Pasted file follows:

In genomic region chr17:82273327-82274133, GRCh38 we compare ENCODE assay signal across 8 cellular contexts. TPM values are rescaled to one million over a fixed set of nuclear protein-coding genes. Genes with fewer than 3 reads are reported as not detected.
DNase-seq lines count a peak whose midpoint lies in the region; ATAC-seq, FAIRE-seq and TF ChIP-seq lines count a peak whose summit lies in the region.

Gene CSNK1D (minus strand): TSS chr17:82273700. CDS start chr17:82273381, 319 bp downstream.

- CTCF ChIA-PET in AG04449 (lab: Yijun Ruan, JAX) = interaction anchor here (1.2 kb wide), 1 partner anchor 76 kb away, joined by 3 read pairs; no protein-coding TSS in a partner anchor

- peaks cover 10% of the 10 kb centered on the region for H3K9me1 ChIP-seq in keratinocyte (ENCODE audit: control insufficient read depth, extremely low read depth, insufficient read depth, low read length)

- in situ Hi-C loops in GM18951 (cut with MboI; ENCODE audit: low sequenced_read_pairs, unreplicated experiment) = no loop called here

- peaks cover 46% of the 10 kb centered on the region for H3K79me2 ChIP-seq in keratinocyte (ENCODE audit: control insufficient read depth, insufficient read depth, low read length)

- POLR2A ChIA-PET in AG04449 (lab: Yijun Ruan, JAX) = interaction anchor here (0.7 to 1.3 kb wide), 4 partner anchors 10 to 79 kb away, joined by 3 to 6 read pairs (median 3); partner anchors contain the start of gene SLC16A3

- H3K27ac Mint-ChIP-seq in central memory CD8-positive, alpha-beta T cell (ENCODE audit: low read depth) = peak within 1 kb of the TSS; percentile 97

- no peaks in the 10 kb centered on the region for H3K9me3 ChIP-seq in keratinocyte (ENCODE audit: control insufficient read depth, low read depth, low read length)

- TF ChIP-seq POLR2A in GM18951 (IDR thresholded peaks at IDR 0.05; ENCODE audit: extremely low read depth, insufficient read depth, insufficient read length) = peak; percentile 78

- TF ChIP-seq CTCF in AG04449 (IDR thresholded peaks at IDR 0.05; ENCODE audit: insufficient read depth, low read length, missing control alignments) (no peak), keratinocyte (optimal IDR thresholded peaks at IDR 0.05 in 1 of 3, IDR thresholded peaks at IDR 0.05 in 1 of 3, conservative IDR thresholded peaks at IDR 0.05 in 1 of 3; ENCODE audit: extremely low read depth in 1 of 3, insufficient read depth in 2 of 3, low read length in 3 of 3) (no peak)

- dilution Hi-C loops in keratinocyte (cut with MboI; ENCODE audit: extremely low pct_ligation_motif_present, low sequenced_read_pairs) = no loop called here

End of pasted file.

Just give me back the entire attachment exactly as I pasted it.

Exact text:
In genomic region chr17:82273327-82274133, GRCh38 we compare ENCODE assay signal across 8 cellular contexts. TPM values are rescaled to one million over a fixed set of nuclear protein-coding genes. Genes with fewer than 3 reads are reported as not detected.
DNase-seq lines count a peak whose midpoint lies in the region; ATAC-seq, FAIRE-seq and TF ChIP-seq lines count a peak whose summit lies in the region.

Gene CSNK1D (minus strand): TSS chr17:82273700. CDS start chr17:82273381, 319 bp downstream.

- CTCF ChIA-PET in AG04449 (lab: Yijun Ruan, JAX) = interaction anchor here (1.2 kb wide), 1 partner anchor 76 kb away, joined by 3 read pairs; no protein-coding TSS in a partner anchor

- peaks cover 10% of the 10 kb centered on the region for H3K9me1 ChIP-seq in keratinocyte (ENCODE audit: control insufficient read depth, extremely low read depth, insufficient read depth, low read length)

- in situ Hi-C loops in GM18951 (cut with MboI; ENCODE audit: low sequenced_read_pairs, unreplicated experiment) = no loop called here

- peaks cover 46% of the 10 kb centered on the region for H3K79me2 ChIP-seq in keratinocyte (ENCODE audit: control insufficient read depth, insufficient read depth, low read length)

- POLR2A ChIA-PET in AG04449 (lab: Yijun Ruan, JAX) = interaction anchor here (0.7 to 1.3 kb wide), 4 partner anchors 10 to 79 kb away, joined by 3 to 6 read pairs (median 3); partner anchors contain the start of gene SLC16A3

- H3K27ac Mint-ChIP-seq in central memory CD8-positive, alpha-beta T cell (ENCODE audit: low read depth) = peak within 1 kb of the TSS; percentile 97

- no peaks in the 10 kb centered on the region for H3K9me3 ChIP-seq in keratinocyte (ENCODE audit: control insufficient read depth, low read depth, low read length)

- TF ChIP-seq POLR2A in GM18951 (IDR thresholded peaks at IDR 0.05; ENCODE audit: extremely low read depth, insufficient read depth, insufficient read length) = peak; percentile 78

- TF ChIP-seq CTCF in AG04449 (IDR thresholded peaks at IDR 0.05; ENCODE audit: insufficient read depth, low read length, missing control alignments) (no peak), keratinocyte (optimal IDR thresholded peaks at IDR 0.05 in 1 of 3, IDR thresholded peaks at IDR 0.05 in 1 of 3, conservative IDR thresholded peaks at IDR 0.05 in 1 of 3; ENCODE audit: extremely low read depth in 1 of 3, insufficient read depth in 2 of 3, low read length in 3 of 3) (no peak)

- dilution Hi-C loops in keratinocyte (cut with MboI; ENCODE audit: extremely low pct_ligation_motif_present, low sequenced_read_pairs) = no loop called here